Legalweek organiser condemns reported instances of sexual harassment at offsite parties

ALM pledges to champion ‘meaningful, positive change’ within legaltech community after LinkedIn post by woman attendee goes viral
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The organiser of the annual New York Legalweek tech conference has “vehemently condemned” instances of harassment and assault that are alleged to have been perpetrated against a number of women at “unaffiliated venues” in New York last week.

Media company ALM has pledged to continue efforts to “champion meaningful, positive change” after a post by a senior woman conference attendee calling out “inappropriate behaviour” by men at legaltech conferences went viral.

“A great Legalweek has been clouded by some unfortunate actions,” Deeanna Fleener, vice president, solution management, at Deloitte wrote. She added: “In a group of 29 women, 20 had personal stories of inappropriate behaviour at a conference.”

Fleener’s post itemised a series of alleged incidents of harassment and assault the group had experienced, although it did not specify where and when they occurred. 

These included the example of a young salesperson who was “grabbed under the skirt by a coworker” and a woman who “went to the bathroom and was pulled into the men’s room by a man who then wouldn’t let her leave”.

By Monday morning, the post had received 196 comments in support of Fleener’s call for the legaltech community to “figure out a way to do better and be the amazing community I know that we are”, several from women alleging they themselves had been victims of harassment at conferences.

“I’d venture if it’s 20 out of 29 women, it isn’t just a few bad apples and there are some systemic industry-wide changes that need to be happening,” wrote Amanda Cook, associate director of ediscovery at Cole Schotz, who said she herself had had her “own experiences” which meant she “didn’t leave the side of women I feel safe with” at conferences.

In its statement, ALM said it had been “made aware of reports of occurrences of highly inappropriate behaviour, including harassment and assault, occurring at unaffiliated venues in New York City during the week of its Legalweek event”.

“Vehemently” condemning “all such actions” and highlighting its zero-tolerance events policy, the statement said: “While these acts did not occur on site at Legalweek or at any conference-sponsored events, ALM prides itself on the community connections it creates and is committed to partnering with other key stakeholders to prevent harassment of any industry member.”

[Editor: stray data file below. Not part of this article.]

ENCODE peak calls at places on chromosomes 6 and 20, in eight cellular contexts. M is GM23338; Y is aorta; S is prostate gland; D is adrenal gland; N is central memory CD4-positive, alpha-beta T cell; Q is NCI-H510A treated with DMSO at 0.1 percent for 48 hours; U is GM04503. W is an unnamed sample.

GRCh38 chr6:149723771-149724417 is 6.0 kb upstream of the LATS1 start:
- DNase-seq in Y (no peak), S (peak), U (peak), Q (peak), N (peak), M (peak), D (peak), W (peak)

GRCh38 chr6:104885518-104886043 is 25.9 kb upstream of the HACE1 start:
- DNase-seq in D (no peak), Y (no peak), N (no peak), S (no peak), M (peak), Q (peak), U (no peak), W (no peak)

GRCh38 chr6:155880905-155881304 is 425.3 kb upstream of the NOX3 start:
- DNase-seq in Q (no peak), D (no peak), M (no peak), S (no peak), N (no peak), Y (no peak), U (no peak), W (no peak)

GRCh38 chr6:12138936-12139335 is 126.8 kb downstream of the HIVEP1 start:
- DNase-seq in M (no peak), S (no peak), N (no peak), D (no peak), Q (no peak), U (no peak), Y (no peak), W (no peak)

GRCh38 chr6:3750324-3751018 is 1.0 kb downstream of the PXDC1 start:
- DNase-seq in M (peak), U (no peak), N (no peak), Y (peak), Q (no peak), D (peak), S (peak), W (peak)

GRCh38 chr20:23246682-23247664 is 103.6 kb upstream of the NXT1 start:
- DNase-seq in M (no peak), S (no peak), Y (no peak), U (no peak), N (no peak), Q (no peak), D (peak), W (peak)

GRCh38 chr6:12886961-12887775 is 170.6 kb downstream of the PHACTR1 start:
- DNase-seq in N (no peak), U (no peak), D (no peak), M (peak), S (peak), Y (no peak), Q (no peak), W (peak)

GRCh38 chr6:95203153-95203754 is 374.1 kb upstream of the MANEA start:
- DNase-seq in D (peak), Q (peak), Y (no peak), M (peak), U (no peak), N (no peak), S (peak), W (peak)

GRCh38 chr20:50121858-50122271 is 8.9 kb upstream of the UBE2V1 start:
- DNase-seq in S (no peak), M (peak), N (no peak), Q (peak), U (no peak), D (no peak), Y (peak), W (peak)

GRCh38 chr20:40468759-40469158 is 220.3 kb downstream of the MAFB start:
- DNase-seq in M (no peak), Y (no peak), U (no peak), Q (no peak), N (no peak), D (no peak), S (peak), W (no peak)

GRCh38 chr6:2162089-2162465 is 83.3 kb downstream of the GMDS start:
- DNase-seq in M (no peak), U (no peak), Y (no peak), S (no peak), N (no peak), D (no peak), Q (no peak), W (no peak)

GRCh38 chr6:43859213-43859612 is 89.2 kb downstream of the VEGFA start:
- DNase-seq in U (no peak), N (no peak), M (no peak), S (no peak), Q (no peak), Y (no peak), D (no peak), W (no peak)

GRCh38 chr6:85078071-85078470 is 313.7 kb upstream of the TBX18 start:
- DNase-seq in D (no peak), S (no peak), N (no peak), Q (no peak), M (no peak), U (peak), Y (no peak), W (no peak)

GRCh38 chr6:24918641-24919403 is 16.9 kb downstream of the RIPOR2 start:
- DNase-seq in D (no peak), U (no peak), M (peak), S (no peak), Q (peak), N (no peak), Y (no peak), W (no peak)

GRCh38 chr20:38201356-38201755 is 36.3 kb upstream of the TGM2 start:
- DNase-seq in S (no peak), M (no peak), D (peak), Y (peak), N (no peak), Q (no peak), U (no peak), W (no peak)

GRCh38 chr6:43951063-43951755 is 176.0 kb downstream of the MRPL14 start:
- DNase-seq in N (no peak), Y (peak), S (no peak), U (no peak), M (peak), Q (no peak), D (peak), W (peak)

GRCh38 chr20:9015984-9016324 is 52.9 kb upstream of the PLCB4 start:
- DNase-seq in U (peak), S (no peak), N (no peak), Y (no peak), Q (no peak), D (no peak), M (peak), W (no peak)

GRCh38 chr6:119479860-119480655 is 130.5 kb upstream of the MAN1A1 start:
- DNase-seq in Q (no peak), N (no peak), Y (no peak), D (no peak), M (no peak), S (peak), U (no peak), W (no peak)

ALM added, in an update released on Monday afternoon: “Members of the ALM team have had multiple conversations in the last 48 hours with people across the industry to explore ways the industry can come together to exact meaningful change. A number of ideas are on the table and we look forward to sharing some more concrete ideas as we formalise them.”

ALM’s legal titles, which include and The American Lawyer, consistently report on instances of sexual harassment and discrimination within the legal profession, exploring how it can be effectively tackled.

A LinkedIn post by ALMLaw/technology reporter Cassandre Coyer in support of the female legaltech community was liked by several senior ALM editors. 

“After less than two years spent in the legal technology industry, it’s saddening for me to see a clear pattern emerging that many professionals, especially women, have had to endure for decades,” she wrote.

She added: “It would not feel right to keep reporting on developments in the industry without acknowledging what has happened and is still happening. I truly hope that the legal technology community can and will do better.”

Gina Passarella, senior vice president, content at ALM, also referenced the controversy in a LinkedIn post, referring to “stories from years ago to the present of sexual harassment at offsite parties when attending conferences” and writing that “for anyone who has felt even an ounce of fear for what another human may to do them or take from them, my heart goes out to you and I stand up in support of you”.

She added: “It will be a partnership among our organisations and each other to continue to call out, reject and stamp out this behaviour and I am here for it and I know my amazing colleagues are as well.”

Options being explored by Fleener to tackle the problem include an industry pledge not to tolerate inappropriate behaviour. She wrote: “Then in the heat of the moment at these events, you could turn to someone and say: ‘Hey, you signed the pledge! You need to rethink your actions’.”

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